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American Poker Star’s Huge Winnings Withheld

Comstock Images/Thinkstock(NEW YORK) – An $11.5 million gambling purse won by poker star Phil Ivey is being withheld by a London Casino as authorities try to determine if trickery or cheating played any role in the American's winning streak at a game called Punto Banco.

A variant of baccarat, Punto Banco is described as a high-stakes game favored by high-rollers. Lance Bradley, editor in chief of poker magazine Bluff, calls Punto Banco a game in which skill plays no role whatsoever: winners win and losers lose, strictly by the luck of the draw.

In August, Ivey, 35, and a companion entered Crockfords in London's Mayfair district, the city's oldest gambling club and among its most prestigious.

Over the course of two days, the couple played for seven hours, first losing heavily, then winning back their losses plus many millions more. When Ivey finally left the table, Crockford's management, according to the Las Vegas Review Journal, assured him that his $11.5 million winnings would be transferred to his bank account. But as of Monday, says the Journal, all that has been transferred is Ivey's original $1.3 million stake.

Bradley says Ivey's reputation is spotless.

"There's nothing in his past that would hint at his being a cheater or unethical in any way," says Bradley. "People say he's arguably the best poker player in the world; but, really, there's no argument: He's #1. He's known both for his skill and for his love of high-stakes games. He loves anything where there's some sexiness at stake."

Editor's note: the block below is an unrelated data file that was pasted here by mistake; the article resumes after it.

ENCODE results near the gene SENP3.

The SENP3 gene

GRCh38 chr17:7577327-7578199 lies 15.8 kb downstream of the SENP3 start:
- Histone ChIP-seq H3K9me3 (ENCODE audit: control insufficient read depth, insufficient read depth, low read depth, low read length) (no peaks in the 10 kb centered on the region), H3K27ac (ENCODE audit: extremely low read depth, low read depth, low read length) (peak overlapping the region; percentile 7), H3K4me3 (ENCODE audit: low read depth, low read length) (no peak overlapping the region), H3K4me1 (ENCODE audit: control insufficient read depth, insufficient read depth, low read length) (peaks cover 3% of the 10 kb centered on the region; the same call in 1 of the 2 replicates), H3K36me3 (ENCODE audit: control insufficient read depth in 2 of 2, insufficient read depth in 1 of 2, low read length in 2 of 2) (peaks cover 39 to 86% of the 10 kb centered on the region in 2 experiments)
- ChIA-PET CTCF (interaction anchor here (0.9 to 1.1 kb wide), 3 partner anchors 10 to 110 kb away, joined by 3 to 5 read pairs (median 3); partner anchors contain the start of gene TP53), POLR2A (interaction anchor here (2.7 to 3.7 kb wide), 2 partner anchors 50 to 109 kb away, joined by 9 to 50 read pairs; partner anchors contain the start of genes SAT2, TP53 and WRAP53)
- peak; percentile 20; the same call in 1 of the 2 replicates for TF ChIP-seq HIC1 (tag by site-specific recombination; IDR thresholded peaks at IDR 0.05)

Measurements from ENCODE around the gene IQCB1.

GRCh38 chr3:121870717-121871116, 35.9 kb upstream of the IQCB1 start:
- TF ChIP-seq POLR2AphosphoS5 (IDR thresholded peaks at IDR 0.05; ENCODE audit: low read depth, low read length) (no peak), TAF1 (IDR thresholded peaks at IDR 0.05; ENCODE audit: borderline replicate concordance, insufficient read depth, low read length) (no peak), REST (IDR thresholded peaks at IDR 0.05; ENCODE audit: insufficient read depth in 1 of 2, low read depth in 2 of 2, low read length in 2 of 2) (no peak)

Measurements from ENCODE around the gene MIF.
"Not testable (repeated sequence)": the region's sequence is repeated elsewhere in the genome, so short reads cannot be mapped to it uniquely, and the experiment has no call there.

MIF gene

According to the Daily Mail, suspicions of cheating first arose when it was discovered that Ivey's female companion previously had had her membership at another Mayfair gambling house suspended.

Genting, the parent company of Crockfords, has had its investigators inspect every detail of Ivey's play. According to the Daily Mail, the croupier was interviewed at length and all the cards inspected. Video recorded by 10 overhead cameras also was reviewed, but apparently failed to disclose any wrongdoing.

Representatives for Ivey and for Crockfords, asked for comment by ABC News, did not respond.

Ivey has won eight World Series of Poker bracelets.

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